Now that I’ve been reading books on the iPad/iPhone for about two years, I’m taking stock of some evolving patterns in my reading preferences. A few trends I’ve noticed about myself as a reader:
- I enjoy reading books that I would consider as “fluffy” or “light” (while still very gratifying!) fiction on the iPad or iPhone. Not only do I seem to concentrate better on these types of texts in digital format, but I also seem to read more quickly.
- Nonfiction is a mixed bag for me–initially, I didn’t notice a difference in my reading experiences of nonfiction from print to digital, but in recent months, I have felt a need to read nonfiction in print—the digital form of highlighting and notetaking just doesn’t seem to meet my needs like sticky notes, highlighted passages, and marginalia composed in my own hand.
- Rereads of favorite fiction are definitely more enjoyable for me in print—I would say the sensory experiences I’ve associated with previous readings of a text in print are the primary reason for this preference.
I had not tried reading a book of poetry in digital format until this weekend. In the midst of a poetry reading binge on Sunday, I finished two and a half books in print format and one in eBook format. While I enjoyed all of the poetry reads, I quickly realized the experience of reading a collection of poems in the digital format was not gratifying, and in fact, felt quite uncomfortable—it was akin to putting on a cozy, familiar old sweatshirt and discovering it was suddenly scratchy and ill-fitting. I literally had difficulty concentrating and soaking in the sensory experiences of the poems; the poems almost seemed sterile in eInk. Now perhaps this is just a personal reading quirk, but the experience left me with these immediate reactions:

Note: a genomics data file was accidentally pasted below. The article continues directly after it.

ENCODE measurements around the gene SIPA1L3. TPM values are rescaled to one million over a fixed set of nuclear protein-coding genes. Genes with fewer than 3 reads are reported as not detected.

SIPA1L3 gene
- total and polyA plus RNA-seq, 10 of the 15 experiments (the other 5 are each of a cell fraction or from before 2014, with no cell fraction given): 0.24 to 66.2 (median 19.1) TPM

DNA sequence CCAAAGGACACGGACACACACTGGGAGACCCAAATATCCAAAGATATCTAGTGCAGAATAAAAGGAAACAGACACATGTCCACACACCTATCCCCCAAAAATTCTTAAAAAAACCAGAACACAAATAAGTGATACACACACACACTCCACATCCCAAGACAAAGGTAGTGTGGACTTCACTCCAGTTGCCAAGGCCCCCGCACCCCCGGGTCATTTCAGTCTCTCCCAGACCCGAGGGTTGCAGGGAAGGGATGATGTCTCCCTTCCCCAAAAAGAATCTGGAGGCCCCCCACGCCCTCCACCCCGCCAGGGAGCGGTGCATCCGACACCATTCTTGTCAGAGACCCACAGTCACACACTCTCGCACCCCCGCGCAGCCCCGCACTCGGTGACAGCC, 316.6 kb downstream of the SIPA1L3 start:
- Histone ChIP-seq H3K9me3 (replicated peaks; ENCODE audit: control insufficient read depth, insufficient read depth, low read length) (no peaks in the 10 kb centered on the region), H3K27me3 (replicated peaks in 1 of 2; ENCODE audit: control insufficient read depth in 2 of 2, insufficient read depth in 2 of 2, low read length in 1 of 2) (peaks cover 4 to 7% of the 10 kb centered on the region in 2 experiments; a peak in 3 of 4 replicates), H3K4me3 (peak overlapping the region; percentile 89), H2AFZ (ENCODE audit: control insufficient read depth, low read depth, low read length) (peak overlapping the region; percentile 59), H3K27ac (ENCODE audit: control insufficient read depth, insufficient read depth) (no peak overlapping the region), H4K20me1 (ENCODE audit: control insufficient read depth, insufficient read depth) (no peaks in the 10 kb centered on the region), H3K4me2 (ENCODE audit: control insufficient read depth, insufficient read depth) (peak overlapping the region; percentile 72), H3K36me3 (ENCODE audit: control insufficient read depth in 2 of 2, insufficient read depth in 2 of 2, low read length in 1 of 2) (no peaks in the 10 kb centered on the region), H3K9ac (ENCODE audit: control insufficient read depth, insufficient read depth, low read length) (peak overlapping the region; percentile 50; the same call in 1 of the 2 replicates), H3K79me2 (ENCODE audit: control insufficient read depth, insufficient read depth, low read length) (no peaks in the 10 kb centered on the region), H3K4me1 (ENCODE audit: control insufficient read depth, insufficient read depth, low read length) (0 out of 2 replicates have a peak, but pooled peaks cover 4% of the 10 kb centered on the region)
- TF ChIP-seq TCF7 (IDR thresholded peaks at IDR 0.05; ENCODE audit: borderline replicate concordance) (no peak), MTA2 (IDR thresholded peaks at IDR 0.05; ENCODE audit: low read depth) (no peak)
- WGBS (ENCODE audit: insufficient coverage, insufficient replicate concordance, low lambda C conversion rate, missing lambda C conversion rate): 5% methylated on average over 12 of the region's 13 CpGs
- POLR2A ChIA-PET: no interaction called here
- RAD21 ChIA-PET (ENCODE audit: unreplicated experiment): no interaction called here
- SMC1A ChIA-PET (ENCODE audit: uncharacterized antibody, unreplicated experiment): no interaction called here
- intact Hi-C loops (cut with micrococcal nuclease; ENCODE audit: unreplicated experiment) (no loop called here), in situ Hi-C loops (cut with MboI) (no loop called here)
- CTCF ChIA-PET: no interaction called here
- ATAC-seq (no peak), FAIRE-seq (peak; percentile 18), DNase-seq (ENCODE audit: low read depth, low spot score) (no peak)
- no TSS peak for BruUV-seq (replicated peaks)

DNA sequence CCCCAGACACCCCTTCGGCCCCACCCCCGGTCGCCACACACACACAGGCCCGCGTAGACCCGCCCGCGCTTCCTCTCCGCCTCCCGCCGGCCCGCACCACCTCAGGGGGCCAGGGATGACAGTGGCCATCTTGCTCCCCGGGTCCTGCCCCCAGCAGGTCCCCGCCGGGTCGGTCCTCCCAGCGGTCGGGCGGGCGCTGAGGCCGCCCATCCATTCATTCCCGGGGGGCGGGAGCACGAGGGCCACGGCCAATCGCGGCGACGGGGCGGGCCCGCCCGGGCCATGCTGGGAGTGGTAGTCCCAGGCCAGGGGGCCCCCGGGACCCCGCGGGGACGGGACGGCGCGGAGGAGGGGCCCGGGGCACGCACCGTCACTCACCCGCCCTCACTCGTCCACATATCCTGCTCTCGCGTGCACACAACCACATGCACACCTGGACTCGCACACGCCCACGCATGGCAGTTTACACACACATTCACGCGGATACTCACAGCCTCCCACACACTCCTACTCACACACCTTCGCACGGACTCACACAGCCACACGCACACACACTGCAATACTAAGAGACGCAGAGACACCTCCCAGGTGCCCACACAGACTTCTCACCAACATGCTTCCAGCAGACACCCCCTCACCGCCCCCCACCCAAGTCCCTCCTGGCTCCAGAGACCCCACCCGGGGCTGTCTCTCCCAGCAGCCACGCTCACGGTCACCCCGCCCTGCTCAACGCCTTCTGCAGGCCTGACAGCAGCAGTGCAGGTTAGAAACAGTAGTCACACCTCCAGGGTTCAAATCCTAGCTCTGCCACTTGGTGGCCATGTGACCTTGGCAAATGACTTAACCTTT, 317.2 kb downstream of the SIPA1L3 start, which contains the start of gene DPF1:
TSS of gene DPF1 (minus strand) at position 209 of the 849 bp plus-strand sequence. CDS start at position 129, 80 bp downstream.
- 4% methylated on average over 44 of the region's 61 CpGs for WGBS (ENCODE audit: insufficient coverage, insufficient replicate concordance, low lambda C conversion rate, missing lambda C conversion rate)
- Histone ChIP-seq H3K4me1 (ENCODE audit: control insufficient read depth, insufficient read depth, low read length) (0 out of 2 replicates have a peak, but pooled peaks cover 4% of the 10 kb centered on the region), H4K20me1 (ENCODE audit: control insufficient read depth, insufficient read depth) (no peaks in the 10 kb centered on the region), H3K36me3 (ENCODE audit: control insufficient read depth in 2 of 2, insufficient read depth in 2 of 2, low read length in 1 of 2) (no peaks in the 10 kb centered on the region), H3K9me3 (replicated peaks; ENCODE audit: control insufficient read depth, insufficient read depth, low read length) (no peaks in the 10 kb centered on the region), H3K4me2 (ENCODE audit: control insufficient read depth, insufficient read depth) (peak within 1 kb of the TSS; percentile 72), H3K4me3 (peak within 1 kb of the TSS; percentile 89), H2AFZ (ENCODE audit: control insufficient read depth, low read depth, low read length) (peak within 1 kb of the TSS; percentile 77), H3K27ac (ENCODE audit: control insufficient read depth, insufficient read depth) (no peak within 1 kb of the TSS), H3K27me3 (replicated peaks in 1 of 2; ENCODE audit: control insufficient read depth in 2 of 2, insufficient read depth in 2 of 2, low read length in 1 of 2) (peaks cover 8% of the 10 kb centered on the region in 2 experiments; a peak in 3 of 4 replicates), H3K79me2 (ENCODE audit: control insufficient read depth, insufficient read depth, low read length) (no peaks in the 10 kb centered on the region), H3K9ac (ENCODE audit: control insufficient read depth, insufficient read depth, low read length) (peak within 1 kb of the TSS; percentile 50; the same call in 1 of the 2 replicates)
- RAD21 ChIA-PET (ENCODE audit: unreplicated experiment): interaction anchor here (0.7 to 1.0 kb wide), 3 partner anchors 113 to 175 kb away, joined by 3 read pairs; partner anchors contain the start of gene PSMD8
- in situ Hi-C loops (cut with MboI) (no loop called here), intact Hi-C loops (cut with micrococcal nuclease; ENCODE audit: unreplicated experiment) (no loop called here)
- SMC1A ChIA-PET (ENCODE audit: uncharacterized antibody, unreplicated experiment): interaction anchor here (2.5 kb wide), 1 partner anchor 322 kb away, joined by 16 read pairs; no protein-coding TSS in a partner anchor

1. I will purchase all future collections of poetry in print (unless I have a desperate midnight craving for a book that I feel compelled to read in the wee hours of the morning)
2. Do others have preferences for certain genres in print vs. digital formats? I’m guessing they do.
3. How and to what extent is the sensory aspect of reading impacted by a print version versus a digital edition? I know that question has been the subject of some mockery, but I think this is a legitimate and serious question to consider as readers have diverse needs.
4. What are the implications of these kinds of questions or points for consideration when thinking about print and digital collection development?
What are your experiences as a reader? Do you have a preference for certain genres in certain formats, or have you noticed your preferences evolving over time? I realize what I experienced this weekend and the patterns I’ve noticed are not unique or earth-shattering, but the absolute dissonance I felt with my transaction with the poetry text in digital format are prompting me to think a little more critically about these questions.